Embracing Telehealth During COVID-19

How Can Your Dermatology Practice Effectively Move to and Embrace Telehealth Options?

An increase in the utilization of telemedicine and telehealth is one of the many ways medicine is changing because of the novel coronavirus. Many dermatology practices have begun making a hard pivot toward telemedicine. In fact, some practices are converting as much as thirty percent of their scheduled visits to telemedicine visits. If this isn’t something you’ve already embraced in your practice, perhaps we can help make it more obtainable. Let’s take a closer look.

What are telehealth and telemedicine?

Telehealth refers primarily to the distribution of health-related information and services via electronic information and telecommunication technologies. In particular, it has proven helpful for long-distance patient and clinician contact, care, advice, appointment (and other) reminders, education, intervention, monitoring, and even remote admissions. Telemedicine, in comparison, refers specifically to providing remote clinical services (whereas telehealth also applies to non-clinical services). Telemedicine may be more socially accepted in some circles. Still, both are heavily practiced now: A 2016 study found that telehealth would be a billion-dollar industry by 2018, with more recent reports showing even more tremendous growth: $40 billion by 2019, and $130 billion by 2025.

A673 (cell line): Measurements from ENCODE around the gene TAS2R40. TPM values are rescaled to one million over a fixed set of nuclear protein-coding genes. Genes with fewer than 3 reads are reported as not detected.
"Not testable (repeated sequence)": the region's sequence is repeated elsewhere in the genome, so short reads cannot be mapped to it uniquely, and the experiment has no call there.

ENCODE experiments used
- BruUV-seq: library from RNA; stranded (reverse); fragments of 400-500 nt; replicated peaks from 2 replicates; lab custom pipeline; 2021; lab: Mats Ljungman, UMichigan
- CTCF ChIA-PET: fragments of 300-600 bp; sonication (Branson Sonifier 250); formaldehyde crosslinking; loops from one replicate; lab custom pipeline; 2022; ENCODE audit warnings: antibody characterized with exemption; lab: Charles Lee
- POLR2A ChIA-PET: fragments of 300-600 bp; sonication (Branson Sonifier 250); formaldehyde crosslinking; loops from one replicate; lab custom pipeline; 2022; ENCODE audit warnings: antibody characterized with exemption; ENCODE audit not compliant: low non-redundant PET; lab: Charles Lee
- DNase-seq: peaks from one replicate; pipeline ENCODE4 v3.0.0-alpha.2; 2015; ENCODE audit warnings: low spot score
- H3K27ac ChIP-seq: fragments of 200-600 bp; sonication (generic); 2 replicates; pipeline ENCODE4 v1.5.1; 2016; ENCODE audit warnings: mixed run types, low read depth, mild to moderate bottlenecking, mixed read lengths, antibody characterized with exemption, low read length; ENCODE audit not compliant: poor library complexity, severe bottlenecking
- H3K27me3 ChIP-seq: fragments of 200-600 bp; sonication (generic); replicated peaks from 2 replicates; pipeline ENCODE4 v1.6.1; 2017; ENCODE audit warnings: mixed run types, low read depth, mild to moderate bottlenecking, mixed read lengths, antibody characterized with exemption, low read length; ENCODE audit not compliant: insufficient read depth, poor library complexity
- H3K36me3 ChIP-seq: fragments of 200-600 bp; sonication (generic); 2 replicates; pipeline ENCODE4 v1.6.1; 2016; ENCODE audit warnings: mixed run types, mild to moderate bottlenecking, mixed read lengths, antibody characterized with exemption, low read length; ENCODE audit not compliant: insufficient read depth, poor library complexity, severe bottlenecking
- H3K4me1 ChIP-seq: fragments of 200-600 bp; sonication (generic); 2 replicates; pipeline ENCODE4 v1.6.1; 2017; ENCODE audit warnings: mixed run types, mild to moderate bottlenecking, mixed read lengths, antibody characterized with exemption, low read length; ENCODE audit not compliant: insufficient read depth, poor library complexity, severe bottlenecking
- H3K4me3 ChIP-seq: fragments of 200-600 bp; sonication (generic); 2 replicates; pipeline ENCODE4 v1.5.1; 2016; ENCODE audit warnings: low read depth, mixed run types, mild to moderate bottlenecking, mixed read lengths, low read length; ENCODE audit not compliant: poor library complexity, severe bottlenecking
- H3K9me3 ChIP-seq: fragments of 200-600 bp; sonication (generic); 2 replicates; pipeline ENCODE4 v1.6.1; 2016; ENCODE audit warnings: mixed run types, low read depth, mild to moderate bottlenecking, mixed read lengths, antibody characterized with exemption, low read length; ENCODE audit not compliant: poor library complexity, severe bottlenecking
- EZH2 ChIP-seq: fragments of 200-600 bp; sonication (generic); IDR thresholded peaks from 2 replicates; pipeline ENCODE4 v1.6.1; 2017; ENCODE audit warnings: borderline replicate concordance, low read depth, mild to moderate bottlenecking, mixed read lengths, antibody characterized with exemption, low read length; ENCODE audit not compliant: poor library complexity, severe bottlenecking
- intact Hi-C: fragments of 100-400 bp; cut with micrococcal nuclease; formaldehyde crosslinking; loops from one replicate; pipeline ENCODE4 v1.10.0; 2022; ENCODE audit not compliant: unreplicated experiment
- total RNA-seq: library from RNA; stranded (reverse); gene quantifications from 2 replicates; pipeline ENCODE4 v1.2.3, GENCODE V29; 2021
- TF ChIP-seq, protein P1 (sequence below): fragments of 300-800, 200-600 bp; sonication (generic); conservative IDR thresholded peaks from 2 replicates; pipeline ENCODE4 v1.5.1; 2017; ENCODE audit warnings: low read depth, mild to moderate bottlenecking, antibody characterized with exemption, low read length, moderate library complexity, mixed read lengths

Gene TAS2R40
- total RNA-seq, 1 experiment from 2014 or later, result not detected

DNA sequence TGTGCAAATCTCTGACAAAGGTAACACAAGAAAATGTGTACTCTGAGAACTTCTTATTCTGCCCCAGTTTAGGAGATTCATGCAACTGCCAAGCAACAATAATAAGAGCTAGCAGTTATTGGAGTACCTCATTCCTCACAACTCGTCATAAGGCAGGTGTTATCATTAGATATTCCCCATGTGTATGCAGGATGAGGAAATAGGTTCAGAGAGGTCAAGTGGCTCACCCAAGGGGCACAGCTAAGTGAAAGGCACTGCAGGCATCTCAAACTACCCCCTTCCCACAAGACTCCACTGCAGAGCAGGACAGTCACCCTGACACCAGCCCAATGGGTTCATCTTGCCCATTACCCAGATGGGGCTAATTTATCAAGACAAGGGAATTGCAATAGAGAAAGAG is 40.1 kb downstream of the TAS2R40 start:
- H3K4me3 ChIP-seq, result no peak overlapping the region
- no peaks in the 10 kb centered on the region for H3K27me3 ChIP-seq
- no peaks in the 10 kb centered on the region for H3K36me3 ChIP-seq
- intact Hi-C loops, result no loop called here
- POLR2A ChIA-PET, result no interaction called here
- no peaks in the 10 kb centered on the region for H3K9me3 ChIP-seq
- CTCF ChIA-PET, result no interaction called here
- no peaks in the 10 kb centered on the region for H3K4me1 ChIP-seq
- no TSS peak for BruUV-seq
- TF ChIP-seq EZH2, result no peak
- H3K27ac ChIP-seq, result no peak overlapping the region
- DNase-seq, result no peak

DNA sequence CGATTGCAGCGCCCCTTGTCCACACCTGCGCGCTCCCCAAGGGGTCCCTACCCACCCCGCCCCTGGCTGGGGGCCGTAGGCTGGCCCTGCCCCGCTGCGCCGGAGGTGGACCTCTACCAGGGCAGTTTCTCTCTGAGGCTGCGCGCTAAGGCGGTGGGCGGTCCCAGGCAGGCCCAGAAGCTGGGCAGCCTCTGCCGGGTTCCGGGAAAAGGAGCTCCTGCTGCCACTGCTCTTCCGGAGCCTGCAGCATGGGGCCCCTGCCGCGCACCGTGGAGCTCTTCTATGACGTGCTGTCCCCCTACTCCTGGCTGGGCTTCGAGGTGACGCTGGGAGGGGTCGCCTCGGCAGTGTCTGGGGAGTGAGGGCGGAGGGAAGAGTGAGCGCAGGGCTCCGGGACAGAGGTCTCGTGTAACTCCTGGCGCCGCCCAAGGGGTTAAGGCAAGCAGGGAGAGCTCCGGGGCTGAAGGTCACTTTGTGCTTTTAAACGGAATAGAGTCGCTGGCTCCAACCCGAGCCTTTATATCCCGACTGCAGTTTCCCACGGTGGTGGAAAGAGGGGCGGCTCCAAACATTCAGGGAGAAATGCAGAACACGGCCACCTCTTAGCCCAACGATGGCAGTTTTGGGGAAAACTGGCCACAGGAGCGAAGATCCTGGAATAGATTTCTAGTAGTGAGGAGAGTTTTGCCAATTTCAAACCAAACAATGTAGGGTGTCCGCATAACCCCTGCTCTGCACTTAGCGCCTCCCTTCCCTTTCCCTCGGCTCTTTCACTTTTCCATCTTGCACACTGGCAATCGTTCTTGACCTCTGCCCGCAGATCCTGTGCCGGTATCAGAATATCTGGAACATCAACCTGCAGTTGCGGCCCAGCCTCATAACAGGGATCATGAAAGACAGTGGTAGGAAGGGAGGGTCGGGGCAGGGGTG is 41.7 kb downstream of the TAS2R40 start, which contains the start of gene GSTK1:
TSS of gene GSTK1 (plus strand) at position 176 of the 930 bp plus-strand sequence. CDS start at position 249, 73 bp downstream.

Why embrace telehealth options?

For starters, even beyond that huge market referenced above, telehealth offerings might be one of the best ways to help keep the lights on in your practice—with the added benefit that it may help position your practice at the forefront of a post-COVID future. Not only did the Department of Health and Human Services (in concert with the Centers for Medicare and Medicaid Services (CMS)) relax privacy and payment regulations to help encourage telemedicine visits, but telemedicine visits are also now reimbursed at the same level as office visits. So why embrace telehealth options? Let’s look at five of the best reasons your dermatology practice can embrace telemedicine right now:

  1. Your costs might be lower for telemedicine visits (depending on staffing and equipment, of course). Still, your reimbursement may be the same as for a regularly scheduled office visit, meaning you can make more per visit.
  2. Telemedicine allows you to provide care while still observing appropriate social distancing, meaning you can provide services you might not be able to offer in-office currently.
  3. Telemedicine helps ensure you can serve your patients right now. It also keeps revenue flowing to your practice, and can help your practice better position for the future, as some prospective patients may find connecting via telemedicine safer than an in-office visit.
  4. Many patients find telemedicine appointments more inviting than in-office appointments, as they can get care (or at the very least, consults) from the comforts of their own home—and that can continue to be the case even after social distancing.
  5. You can also drastically increase your potential patient pool, as telehealth might allow you to serve a much larger market, including rural and otherwise underserved populations.

How have other practices and companies used telehealth and telemedicine?